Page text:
Who’s behind NASA social media accounts ? Take a look for finding the answer and some tips from NASA in cyber space.

Are you struggling to get approval for social initiatives?

Trying to navigate red tape so you can partner with Foursquare or Gowalla?

Well, if Stephanie Schierholz can do it, you can too.

Stephanie is responsible for NASA’s main twitter account (@NASA), their popular tweetup account (@NASATweetup) as well as their Foursquare and Gowalla accounts.

Since NASA is a huge government agency, Stephanie has to deal with a lot of red tape. NASA has to negotiate their own Terms of Service (TOS) agreement with each social network.

Despite bureaucracy and limited resources (Stephanie isn’t just NASA’s social media manager, she’s also the Public Affairs Specialist for NASA’s Office of Communications), NASA is very active in social media, with more than 250 accounts agency-wide. About 130 of those are on Twitter, about 20 of which are astronauts. They also have more than 50 Facebook pages.

Stephanie recently spoke at Social Media World Forum in New York City and shared some of the secrets of NASA’s social media success.

1. Get started

“Just do it”, Schierholz says. “Don’t waste any more time. You learn by doing. Look for those who are doing it well and see what you can copy and apply.”

2. Build a Hub for Your Networks

NASA maintains over 250 accounts agency-wide for various departments, missions and programs, but they link to all of them via a central hub at http://www.nasa.gov/connect. This hub makes it easy for fans to find and follow exactly what they’re looking for:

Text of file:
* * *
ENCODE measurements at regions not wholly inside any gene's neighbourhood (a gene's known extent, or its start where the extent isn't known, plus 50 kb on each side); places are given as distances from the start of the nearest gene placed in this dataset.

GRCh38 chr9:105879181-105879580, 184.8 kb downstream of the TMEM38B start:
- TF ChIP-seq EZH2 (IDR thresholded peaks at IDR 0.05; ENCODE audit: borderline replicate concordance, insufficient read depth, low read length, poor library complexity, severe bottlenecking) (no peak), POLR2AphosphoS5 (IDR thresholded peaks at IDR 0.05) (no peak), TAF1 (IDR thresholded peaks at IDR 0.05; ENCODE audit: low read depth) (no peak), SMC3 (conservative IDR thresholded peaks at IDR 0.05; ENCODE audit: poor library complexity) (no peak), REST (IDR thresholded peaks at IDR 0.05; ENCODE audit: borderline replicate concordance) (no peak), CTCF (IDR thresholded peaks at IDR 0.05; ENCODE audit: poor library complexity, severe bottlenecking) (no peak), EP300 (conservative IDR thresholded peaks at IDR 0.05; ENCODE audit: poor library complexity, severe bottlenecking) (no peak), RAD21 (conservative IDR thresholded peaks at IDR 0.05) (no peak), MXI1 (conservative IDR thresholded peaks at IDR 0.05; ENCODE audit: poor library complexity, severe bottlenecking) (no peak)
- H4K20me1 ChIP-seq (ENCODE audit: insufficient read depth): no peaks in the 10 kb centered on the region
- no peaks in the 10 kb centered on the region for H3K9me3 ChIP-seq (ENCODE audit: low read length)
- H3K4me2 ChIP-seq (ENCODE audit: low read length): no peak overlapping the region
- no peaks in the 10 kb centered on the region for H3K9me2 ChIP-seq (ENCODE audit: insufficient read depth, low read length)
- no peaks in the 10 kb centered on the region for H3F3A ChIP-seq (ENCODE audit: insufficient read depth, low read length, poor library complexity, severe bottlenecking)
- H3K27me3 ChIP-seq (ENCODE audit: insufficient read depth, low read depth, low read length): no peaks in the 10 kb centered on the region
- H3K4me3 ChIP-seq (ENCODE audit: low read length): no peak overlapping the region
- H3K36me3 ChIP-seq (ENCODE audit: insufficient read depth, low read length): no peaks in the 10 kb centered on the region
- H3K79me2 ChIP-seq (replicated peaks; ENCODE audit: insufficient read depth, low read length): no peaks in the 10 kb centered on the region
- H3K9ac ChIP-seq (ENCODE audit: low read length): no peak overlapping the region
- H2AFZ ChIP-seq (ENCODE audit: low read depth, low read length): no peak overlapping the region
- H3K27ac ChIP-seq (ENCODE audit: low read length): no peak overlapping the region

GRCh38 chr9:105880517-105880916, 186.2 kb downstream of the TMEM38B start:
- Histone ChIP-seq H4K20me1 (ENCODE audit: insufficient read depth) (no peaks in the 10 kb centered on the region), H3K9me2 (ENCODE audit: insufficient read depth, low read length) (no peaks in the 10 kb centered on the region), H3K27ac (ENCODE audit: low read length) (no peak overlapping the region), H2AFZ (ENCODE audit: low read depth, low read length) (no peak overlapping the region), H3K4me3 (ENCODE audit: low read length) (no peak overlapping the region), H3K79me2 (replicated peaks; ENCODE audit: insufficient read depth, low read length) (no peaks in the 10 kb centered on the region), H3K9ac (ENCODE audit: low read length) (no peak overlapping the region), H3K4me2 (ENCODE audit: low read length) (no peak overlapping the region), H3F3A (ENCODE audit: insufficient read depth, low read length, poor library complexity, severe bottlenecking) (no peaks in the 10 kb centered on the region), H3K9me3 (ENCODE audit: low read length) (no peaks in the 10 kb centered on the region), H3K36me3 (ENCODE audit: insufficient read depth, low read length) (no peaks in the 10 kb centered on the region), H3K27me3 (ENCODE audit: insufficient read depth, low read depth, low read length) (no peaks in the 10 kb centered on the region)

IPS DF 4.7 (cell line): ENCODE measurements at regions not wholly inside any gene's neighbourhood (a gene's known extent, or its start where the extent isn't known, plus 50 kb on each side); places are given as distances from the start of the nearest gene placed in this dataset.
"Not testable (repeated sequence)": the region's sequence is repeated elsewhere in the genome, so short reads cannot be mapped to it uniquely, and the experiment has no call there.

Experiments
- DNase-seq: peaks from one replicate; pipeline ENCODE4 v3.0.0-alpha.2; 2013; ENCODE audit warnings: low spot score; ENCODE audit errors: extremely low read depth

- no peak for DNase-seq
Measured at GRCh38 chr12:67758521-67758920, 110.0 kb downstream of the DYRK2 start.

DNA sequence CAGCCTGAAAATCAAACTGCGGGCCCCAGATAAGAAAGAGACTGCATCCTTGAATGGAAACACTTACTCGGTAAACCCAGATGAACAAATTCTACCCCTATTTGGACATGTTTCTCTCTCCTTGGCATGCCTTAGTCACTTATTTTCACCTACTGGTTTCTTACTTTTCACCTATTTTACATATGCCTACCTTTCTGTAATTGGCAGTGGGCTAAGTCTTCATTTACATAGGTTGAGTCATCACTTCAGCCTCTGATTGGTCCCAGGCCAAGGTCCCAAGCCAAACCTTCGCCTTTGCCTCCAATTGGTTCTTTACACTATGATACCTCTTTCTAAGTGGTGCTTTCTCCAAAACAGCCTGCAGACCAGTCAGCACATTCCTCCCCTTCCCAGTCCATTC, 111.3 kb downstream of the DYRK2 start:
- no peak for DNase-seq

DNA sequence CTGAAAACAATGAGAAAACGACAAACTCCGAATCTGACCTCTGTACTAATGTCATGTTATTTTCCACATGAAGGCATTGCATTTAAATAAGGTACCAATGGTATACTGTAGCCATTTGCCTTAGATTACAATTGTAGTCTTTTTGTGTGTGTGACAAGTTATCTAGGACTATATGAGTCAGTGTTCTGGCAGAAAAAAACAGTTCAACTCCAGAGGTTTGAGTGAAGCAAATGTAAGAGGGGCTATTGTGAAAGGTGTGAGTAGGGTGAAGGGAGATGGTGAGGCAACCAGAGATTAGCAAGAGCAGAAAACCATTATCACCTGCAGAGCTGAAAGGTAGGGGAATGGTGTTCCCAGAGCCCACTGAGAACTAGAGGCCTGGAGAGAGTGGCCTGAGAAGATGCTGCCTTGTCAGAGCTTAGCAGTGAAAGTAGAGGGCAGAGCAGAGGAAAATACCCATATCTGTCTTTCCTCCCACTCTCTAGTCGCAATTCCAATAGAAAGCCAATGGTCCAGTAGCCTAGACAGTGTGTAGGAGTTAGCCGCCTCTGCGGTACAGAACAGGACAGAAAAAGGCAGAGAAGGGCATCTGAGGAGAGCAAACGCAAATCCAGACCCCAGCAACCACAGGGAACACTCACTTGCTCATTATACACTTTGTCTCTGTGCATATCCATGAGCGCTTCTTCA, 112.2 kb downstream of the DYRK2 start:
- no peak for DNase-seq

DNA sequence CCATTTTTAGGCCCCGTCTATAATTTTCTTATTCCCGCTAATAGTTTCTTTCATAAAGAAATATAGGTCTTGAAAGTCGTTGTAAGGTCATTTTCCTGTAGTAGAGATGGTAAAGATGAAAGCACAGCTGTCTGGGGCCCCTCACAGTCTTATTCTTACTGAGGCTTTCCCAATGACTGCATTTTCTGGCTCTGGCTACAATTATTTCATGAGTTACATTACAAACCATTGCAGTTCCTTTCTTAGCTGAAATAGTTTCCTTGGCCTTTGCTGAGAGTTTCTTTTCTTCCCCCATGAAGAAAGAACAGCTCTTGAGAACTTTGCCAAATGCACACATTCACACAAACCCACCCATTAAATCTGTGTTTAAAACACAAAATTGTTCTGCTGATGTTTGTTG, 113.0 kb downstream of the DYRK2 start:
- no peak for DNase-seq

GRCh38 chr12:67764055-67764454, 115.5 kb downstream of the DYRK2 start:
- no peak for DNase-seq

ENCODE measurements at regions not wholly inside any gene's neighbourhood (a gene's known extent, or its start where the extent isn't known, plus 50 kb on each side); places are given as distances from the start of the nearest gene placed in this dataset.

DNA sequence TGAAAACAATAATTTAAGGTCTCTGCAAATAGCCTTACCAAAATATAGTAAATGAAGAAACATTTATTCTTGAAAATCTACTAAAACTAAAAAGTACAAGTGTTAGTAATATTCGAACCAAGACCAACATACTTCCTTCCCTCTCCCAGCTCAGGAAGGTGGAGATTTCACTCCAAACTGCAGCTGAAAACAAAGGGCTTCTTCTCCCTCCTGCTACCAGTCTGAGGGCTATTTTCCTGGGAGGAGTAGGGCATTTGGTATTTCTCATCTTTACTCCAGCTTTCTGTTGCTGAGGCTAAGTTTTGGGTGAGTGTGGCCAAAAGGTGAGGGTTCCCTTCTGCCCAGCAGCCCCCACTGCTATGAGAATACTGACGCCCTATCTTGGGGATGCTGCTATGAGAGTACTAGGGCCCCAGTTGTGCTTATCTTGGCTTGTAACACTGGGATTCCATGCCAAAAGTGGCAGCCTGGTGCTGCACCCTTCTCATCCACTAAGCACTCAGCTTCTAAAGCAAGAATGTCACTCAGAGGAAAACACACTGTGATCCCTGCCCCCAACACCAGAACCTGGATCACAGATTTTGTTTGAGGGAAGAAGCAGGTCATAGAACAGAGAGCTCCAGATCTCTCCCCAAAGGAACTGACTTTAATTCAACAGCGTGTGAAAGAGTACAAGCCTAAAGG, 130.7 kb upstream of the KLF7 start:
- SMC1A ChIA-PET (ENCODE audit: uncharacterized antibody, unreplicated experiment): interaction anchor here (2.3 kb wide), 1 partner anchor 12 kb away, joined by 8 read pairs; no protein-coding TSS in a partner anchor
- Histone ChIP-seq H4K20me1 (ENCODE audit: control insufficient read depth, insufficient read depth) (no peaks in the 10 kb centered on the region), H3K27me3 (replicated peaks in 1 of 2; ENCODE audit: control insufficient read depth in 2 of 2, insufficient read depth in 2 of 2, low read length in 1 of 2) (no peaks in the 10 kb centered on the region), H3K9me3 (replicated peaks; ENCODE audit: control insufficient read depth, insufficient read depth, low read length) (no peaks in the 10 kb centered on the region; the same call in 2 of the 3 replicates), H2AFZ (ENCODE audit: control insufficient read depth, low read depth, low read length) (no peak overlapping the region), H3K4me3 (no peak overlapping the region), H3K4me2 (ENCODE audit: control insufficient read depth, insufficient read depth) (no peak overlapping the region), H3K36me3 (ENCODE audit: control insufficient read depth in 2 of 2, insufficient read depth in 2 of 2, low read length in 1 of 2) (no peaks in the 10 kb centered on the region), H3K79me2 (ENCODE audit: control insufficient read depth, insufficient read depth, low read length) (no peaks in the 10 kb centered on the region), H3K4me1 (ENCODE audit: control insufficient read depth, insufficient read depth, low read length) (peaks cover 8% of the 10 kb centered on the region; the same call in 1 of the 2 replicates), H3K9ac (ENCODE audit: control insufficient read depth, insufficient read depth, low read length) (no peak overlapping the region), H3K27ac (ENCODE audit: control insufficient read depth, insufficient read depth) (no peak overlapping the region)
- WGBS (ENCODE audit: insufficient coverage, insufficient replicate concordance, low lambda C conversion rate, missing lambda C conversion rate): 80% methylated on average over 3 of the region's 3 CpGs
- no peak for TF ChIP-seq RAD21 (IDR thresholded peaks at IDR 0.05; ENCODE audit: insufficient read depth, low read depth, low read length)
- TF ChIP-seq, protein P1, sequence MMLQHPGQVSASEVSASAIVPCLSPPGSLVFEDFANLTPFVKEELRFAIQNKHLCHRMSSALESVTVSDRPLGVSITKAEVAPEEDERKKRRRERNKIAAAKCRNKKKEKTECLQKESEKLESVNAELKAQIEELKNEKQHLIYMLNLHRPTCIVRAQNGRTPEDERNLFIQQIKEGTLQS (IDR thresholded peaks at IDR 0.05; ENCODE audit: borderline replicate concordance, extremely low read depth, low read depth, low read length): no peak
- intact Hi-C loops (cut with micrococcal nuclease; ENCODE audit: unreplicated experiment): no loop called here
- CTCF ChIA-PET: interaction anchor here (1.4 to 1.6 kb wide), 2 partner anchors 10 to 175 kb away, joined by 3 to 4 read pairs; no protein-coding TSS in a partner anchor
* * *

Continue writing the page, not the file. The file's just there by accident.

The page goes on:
Over 130 Twitter accounts, including:
3 main accounts (newsastronauts and Deputy Administrator Lori Garver)
13 accounts for Centers and Facilities
33 accounts for different Missions and Programs

Over 50 Facebook accounts
2 main accounts (main NASA page and Deputy Administrator Lori Garver)
9 accounts for Centers and Facilities
30 accounts for different Missions and Programs

NASA also maintains over 18 YouTube accounts, 12 Flickr accounts and 5 UStream channels as well as active presences on FoursquareGowallaSlideshare and yes, evenMySpace (naturally).

3. Allow multiple voices

Many brands try hard to maintain one consistent voice online. NASA does the opposite, giving different perspectives from across the agency, from the NASA administrator to theastronauts to the web team “Behind the Page”.

4. Curate helpful lists

Let’s say you want to follow the tweets from astronauts. Or maybe you just want to see the tweets from the astronauts in space right now? NASA builds helpful Twitter lists to make it easy for their fans to follow what updates they care about.

5. Bring your tribe inside

NASA works hard to digitally and physically bring their tribe inside, allowing them to share in important moments and experiences.

First tweet from space

On January 22nd, 2010, TJ Creamer, aka (@Astro_TJ) sent the first live tweet from space:

Chat with NASA

NASA held their first chat on December 21st from 12-5 a.m. ET. The chat room was at capacity (250) within 5 minutes of launch until 4:30 a.m. 3,208 questions were received and 2,393 were answered. Overall, 3,174 people participated in the chat. NASA now hostsmultiple live chats on various topics every week.

Host an out of this world Tweetup